Food AND Medicine organizer Darcy Cooke is the professional advisor to this group. Contact her at The Childcare & Jobs Team examines bills being presented in the Maine State Legislature, lobbies representatives, informs the public, communicates with childcare providers and those seeking affordable childcare to continue to improve access to quality childcare and to streamline regulations. The annual Week of the Young Child event at the Bangor Children’s Museum was cancelled. The team meets the second Tuesday of each month from 6-7:30 at First United Methodist Church, Essex Street, Bangor. The contact person is Roz Fisher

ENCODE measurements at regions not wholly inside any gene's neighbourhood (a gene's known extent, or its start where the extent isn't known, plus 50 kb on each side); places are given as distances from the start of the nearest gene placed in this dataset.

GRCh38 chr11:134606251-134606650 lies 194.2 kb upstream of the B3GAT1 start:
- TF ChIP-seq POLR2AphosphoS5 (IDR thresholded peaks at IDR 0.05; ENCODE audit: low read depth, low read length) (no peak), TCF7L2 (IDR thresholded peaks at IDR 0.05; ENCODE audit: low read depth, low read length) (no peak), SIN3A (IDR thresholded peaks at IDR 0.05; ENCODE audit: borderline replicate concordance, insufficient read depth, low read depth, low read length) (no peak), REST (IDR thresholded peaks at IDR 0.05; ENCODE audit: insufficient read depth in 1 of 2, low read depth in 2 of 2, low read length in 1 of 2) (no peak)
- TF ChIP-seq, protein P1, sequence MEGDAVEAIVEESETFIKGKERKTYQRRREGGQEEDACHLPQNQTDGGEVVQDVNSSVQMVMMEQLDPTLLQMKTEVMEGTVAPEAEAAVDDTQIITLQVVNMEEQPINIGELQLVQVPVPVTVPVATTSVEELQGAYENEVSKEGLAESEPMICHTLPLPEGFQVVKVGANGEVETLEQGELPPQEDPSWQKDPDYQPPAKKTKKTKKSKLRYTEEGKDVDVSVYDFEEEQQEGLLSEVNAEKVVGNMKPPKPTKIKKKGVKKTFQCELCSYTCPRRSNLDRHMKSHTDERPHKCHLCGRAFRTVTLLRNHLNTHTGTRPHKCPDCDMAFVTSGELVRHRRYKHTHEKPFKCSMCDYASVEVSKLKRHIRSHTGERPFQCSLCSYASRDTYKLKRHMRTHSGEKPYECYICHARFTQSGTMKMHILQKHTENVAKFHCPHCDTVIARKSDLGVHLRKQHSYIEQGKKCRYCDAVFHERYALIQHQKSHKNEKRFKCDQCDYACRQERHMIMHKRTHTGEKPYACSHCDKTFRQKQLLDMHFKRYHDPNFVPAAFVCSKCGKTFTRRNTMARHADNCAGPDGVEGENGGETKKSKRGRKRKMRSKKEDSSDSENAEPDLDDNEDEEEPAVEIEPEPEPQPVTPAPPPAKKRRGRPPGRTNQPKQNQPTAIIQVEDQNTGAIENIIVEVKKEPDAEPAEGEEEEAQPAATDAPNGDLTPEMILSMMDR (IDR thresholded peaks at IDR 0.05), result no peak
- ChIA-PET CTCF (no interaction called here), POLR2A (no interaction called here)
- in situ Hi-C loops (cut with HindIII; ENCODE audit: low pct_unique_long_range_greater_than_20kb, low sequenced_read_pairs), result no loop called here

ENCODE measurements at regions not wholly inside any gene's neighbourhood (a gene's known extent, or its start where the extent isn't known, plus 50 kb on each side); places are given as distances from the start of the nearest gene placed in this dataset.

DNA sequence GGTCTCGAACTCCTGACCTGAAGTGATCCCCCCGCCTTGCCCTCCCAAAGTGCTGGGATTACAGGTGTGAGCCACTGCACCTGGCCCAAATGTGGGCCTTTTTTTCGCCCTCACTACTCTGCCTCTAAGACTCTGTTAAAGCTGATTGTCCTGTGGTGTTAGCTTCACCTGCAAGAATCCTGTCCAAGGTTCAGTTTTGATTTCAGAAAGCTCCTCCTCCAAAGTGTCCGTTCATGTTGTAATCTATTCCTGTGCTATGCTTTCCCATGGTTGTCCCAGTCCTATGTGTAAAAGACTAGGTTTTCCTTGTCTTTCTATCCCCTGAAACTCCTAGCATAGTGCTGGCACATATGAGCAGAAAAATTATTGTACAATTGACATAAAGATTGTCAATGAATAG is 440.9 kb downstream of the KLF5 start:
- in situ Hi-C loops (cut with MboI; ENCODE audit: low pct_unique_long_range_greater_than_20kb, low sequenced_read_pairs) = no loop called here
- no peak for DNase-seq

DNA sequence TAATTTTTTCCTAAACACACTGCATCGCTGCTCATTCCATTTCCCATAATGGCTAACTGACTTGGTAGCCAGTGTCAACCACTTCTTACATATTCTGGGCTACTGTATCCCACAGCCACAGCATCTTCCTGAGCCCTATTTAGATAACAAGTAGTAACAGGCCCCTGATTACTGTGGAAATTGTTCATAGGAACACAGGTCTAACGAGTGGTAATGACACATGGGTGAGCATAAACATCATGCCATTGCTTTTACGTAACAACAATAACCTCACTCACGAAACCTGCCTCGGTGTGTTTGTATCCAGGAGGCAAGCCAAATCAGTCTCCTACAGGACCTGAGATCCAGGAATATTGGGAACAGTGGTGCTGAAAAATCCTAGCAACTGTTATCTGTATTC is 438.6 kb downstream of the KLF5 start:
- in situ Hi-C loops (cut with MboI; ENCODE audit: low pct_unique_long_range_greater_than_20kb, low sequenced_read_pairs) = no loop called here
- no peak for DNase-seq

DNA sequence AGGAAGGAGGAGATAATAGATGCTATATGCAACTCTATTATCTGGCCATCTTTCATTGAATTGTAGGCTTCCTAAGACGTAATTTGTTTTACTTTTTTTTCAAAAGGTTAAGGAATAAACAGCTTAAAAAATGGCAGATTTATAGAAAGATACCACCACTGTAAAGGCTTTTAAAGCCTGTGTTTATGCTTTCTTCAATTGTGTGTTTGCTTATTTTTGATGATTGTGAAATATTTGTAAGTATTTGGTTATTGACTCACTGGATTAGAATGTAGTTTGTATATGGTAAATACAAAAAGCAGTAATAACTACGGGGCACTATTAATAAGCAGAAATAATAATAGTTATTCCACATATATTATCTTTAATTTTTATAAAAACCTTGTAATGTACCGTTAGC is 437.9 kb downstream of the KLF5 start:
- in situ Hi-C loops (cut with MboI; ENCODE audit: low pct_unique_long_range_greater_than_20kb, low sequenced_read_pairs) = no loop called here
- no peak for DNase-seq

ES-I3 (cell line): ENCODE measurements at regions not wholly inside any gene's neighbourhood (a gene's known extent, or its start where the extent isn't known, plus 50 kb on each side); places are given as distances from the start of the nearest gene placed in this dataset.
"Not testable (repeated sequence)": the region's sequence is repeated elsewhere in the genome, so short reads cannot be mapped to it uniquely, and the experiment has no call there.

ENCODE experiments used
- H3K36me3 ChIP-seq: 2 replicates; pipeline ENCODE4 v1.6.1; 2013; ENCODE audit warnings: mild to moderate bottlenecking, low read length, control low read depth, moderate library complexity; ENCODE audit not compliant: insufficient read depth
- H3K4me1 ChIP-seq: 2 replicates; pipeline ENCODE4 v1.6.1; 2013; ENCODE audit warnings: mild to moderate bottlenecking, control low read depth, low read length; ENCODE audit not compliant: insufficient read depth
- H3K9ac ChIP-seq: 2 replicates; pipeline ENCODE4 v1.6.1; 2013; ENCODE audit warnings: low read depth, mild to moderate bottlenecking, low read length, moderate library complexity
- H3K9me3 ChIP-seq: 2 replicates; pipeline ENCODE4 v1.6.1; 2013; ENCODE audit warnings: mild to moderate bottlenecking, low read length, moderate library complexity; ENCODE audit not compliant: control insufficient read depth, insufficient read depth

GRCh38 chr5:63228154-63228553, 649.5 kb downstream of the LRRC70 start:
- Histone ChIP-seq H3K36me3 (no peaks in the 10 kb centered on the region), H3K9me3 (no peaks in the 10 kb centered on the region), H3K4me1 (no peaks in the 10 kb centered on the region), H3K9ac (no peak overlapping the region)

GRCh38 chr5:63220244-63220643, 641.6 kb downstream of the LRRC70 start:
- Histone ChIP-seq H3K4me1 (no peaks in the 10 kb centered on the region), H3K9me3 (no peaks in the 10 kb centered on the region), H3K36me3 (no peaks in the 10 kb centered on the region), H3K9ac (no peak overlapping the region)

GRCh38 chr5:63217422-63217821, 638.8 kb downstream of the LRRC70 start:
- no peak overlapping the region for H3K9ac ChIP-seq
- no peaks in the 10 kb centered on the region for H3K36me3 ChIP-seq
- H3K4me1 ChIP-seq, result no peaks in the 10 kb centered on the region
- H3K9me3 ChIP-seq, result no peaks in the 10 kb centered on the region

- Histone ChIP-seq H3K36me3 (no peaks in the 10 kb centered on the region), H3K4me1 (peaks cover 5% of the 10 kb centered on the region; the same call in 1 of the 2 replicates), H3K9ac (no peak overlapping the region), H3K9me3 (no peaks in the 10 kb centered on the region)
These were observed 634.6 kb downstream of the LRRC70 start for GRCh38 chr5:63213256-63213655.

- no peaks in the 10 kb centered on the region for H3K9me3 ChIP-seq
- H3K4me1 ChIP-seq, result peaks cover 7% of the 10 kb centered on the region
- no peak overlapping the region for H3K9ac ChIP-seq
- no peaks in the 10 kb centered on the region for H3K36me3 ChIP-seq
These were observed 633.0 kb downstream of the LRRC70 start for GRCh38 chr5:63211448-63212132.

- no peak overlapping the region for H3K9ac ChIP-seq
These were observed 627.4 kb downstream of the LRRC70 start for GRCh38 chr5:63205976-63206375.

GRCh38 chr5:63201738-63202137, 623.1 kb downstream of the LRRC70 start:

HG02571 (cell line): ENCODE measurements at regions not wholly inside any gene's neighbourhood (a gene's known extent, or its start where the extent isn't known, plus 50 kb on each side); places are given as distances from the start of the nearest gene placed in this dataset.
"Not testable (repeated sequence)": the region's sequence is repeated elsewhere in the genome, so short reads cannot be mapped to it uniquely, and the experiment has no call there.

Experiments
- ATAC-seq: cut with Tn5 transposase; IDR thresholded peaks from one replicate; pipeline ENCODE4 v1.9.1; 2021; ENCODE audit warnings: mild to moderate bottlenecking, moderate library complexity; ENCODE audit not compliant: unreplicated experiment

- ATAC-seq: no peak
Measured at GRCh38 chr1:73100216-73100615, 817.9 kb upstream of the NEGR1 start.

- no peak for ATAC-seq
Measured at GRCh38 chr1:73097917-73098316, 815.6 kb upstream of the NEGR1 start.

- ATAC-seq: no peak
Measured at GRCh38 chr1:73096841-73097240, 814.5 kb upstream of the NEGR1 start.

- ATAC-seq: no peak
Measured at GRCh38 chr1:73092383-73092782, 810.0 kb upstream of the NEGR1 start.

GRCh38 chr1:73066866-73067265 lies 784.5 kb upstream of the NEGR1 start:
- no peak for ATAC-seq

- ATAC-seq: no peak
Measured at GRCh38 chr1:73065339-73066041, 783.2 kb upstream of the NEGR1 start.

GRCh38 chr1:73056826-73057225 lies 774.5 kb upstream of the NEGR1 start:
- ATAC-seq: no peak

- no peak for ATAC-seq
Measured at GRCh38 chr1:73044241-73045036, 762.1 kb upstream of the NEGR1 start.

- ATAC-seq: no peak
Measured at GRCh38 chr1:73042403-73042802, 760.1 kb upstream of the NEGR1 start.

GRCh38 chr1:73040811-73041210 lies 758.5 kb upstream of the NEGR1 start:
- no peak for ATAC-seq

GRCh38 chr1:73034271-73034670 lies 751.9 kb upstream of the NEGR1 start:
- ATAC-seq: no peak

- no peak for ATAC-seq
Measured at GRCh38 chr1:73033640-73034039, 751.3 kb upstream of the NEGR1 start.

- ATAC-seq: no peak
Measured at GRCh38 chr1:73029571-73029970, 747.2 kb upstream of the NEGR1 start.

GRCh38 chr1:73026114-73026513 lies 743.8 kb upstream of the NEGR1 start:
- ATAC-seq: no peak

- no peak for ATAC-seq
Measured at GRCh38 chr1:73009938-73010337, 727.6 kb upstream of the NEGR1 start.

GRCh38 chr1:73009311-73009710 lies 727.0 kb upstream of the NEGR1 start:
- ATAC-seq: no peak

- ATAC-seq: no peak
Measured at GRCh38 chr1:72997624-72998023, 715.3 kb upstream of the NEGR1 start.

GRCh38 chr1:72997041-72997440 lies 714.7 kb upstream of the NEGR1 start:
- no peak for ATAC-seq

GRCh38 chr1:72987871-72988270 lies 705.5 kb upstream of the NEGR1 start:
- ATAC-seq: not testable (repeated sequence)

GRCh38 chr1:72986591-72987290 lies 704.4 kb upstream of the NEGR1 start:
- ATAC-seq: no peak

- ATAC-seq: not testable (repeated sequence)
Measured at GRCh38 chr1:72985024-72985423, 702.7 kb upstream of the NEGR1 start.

The Food Access Committee has worked to sustain 13 gardens, including a new garden at the Dirigo Apartments in Brewer, teaching people how to build, fertilize, plant, weed, and grow vegetables for their neighborhoods. The gardens’ purpose is to decrease food insecurity, particularly in the neighborhoods of low-income housing and elderly. The gardens at Holyoke Street (ours), The BARN, and Maple Street help to feed the larger community. Committee members support each other during and between meetings and were very active during Solidarity Harvest Sort week. They meet monthly and beginning in April via Zoom trouble-shooting and supporting the gardens. COVID safety procedures in planting, tending, and harvesting activities were reinforced in each meeting. Cooking workshops about pickling squash and making various types of applesauce were held via Zoom with the participants in their own kitchens during the fall. Garden evaluations were completed by members of each garden and returned to the Committee for analysis in December. Everyone is looking forward to seed ordering, planning garden layouts, and beginning to “dig in the soil” of their gardens! The representative from St. Pat’s is Peg Olson